Posted August 6, 2013
Remember when you could fill your tank for twenty bucks? Neither do I. It’s been a long time since gas prices have been that low. Gas prices have fluctuated a lot over the last decade, but it seems the high prices have become the new normal, and we are all just crossing our fingers that they don’t get any higher. Since the best thing we can do right now is try to make the most of it, here are a couple ways we can get a few more miles per gallon out of our gas tanks:
Proper Tire Pressure:
One way to boost your mpg is to keep your tires inflated to the proper pressure. The idea behind this is that flatter tires are less effective for moving a car forward so the engine has to work harder and uses up more fuel. For every psi (pounds per square inch) drop in your tires, it can actually lower gas mileage by 0.3 percent. Trying to over inflate your tires does not help either, instead it affects your vehicle’s handling negatively. Keeping your tires properly pressurized can save you some money at the pump.
Clean Air Filter:
Many people have proposed that having a clean air filter can boost your miles per gallon. While having a clean air filter is better for your car and can improve your vehicle’s acceleration, it does not directly increase mpg. The Department of Energy says that replacing a broken air filter is better for your engine and can reestablish proper mpg, but because cars made after the early 1980s’ fuel injection is monitored by computer, the cleanliness of the air filter does not have a significant effect on miles per gallon.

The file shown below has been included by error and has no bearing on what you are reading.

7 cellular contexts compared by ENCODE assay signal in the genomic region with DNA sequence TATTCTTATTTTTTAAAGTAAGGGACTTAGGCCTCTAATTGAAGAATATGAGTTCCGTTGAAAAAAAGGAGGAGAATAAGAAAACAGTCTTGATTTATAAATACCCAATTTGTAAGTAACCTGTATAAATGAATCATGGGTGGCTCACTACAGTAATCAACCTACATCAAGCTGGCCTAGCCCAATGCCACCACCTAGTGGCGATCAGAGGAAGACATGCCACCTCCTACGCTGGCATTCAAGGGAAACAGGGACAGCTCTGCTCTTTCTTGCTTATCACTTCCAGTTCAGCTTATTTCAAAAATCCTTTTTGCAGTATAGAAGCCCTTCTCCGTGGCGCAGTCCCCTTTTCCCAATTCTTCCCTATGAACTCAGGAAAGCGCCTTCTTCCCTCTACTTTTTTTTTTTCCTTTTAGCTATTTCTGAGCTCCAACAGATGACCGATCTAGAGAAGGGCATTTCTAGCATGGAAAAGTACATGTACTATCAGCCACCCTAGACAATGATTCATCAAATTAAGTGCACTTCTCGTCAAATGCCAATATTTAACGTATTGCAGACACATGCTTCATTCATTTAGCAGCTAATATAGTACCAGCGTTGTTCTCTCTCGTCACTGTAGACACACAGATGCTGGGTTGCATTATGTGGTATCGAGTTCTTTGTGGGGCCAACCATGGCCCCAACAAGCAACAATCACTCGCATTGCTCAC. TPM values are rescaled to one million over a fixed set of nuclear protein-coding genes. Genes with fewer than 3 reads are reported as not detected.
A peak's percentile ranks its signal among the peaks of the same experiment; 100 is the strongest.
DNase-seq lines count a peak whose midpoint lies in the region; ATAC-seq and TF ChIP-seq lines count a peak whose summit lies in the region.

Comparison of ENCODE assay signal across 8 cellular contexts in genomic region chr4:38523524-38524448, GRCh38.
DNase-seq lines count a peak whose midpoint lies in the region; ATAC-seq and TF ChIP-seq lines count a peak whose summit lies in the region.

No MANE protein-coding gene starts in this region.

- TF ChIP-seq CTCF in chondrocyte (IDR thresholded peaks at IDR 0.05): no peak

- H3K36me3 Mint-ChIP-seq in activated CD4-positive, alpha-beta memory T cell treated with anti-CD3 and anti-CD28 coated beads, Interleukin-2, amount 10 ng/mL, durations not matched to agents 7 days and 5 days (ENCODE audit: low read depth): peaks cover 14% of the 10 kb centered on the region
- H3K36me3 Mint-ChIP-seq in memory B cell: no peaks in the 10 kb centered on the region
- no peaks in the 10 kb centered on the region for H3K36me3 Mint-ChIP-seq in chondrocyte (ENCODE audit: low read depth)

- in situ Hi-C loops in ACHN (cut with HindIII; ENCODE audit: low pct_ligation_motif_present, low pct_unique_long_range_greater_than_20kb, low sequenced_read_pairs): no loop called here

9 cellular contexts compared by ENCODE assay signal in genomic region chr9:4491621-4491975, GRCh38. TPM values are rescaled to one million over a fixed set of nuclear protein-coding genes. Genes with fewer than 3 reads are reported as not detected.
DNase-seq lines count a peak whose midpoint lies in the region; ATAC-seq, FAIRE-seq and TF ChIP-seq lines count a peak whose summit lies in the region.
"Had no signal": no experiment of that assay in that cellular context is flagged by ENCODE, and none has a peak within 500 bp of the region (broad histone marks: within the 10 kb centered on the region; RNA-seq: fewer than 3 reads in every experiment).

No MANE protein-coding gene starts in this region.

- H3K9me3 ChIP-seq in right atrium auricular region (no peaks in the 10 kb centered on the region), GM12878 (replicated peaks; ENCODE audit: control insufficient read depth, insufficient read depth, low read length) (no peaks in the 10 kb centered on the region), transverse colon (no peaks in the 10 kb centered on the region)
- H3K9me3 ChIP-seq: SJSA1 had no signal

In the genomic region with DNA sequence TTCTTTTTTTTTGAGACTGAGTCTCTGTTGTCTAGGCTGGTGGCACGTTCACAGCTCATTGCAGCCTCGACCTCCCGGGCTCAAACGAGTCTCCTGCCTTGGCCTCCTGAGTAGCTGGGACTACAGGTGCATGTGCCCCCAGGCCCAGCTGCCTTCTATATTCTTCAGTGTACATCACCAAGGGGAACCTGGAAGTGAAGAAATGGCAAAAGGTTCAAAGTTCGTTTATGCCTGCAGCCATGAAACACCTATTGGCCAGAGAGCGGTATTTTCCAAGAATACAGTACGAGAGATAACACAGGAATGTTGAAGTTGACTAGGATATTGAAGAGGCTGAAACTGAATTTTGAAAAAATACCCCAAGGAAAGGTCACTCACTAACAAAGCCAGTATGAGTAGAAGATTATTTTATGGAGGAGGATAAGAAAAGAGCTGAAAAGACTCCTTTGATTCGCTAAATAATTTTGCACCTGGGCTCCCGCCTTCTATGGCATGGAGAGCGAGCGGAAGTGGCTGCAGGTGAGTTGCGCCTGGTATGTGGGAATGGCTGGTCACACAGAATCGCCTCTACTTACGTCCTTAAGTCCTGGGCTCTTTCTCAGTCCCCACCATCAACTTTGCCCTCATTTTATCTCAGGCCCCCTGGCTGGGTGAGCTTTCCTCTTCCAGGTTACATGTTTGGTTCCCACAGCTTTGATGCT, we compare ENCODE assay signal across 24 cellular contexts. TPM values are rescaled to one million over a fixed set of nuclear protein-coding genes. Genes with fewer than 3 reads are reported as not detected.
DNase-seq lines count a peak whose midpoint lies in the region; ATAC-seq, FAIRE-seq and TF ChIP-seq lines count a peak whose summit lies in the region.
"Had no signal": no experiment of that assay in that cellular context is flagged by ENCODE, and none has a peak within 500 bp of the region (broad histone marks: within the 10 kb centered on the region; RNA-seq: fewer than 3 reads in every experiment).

Don’t ignore the service lights that turn on in your car! These lights come on for a reason, and can sometimes mean your car is beginning to have problems. Keeping your car in good health, especially the engine, can get you a few more miles per gallon. Don’t make your car work harder than it has to and it will drive the most efficiently for you.
How You Drive:
Your driving habits can greatly affect how many miles per gallon you are getting. Lots of braking and acceleration wastes gas and lowers your mpg. So timing lights, driving with space in between you and the next car and avoiding bumper to bumper traffic can prevent this. Believe it or not, speeding can also hinder your mpg. Most engines need to use more gas when going over 55 miles per hour, and after this the miles per gallon start to decline rapidly. So going 80 miles per hour on the highway, as opposed to 70 miles per hour, can cost you more than just a possible speeding ticket.
Watching what you carry in your car is another small thing you can do to raise your mpg. The heavier your car is, the more gas it takes to get up to speed and maintain that speed. Carrying unnecessary weight in your car can lower how many miles per gallon you are getting. If you want a higher mpg, try to remove at least 100 pounds from your vehicle. So unnecessary tools, equipment, materials or goods should be left at home to be as fuel efficient as possible.